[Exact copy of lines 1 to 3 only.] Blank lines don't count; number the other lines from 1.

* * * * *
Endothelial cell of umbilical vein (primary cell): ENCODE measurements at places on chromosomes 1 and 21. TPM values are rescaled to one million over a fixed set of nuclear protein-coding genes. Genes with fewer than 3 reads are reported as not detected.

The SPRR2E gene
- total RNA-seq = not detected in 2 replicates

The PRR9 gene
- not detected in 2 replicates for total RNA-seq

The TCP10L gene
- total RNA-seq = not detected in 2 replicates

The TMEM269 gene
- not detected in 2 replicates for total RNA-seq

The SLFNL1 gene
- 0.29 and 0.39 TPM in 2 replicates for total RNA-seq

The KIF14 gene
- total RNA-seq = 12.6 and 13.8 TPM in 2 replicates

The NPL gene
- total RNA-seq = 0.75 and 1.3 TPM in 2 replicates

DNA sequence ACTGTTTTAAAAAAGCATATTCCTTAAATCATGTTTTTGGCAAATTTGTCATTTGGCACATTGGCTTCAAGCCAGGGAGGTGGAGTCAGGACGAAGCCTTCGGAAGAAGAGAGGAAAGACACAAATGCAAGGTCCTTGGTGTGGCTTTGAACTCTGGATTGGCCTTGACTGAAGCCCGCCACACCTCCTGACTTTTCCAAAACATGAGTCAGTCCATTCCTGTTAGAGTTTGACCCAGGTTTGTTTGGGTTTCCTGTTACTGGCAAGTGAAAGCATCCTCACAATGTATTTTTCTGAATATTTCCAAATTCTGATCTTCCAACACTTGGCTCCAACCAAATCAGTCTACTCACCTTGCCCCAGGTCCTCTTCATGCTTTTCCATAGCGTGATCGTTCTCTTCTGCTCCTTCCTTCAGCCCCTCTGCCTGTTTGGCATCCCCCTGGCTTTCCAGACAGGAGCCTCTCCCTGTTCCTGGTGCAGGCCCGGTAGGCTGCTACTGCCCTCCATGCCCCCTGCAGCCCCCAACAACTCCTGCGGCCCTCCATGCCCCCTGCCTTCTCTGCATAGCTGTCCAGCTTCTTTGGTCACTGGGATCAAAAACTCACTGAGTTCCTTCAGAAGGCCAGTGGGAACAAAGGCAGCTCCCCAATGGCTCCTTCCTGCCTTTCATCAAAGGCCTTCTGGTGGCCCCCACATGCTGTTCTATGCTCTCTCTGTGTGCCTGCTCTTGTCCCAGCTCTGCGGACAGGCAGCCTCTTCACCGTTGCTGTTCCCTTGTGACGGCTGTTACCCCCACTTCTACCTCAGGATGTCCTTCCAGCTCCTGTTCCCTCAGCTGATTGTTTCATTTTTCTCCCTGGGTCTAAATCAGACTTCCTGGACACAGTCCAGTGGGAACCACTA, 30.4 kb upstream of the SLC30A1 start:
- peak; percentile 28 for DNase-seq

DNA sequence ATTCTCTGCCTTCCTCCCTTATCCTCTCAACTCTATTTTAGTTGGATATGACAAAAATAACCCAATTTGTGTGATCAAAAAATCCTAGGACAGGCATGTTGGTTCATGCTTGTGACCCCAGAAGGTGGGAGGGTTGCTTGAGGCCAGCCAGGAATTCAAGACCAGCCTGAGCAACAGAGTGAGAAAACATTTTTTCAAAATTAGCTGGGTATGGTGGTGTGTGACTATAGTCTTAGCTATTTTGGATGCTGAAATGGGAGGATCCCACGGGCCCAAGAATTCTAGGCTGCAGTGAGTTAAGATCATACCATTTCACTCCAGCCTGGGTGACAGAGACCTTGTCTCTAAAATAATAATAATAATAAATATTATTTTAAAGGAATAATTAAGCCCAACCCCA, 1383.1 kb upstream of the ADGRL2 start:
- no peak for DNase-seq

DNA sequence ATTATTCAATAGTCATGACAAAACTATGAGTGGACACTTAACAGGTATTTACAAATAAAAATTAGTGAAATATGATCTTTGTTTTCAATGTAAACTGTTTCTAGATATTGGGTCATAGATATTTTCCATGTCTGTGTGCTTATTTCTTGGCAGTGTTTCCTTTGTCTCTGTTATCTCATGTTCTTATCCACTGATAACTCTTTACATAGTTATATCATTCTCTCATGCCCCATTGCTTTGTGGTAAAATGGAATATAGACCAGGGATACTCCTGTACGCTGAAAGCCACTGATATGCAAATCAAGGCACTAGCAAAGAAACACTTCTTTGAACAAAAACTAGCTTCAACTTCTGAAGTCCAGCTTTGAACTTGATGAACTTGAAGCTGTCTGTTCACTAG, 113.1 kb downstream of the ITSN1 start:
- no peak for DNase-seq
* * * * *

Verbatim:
Endothelial cell of umbilical vein (primary cell): ENCODE measurements at places on chromosomes 1 and 21. TPM values are rescaled to one million over a fixed set of nuclear protein-coding genes. Genes with fewer than 3 reads are reported as not detected.

The SPRR2E gene
- total RNA-seq = not detected in 2 replicates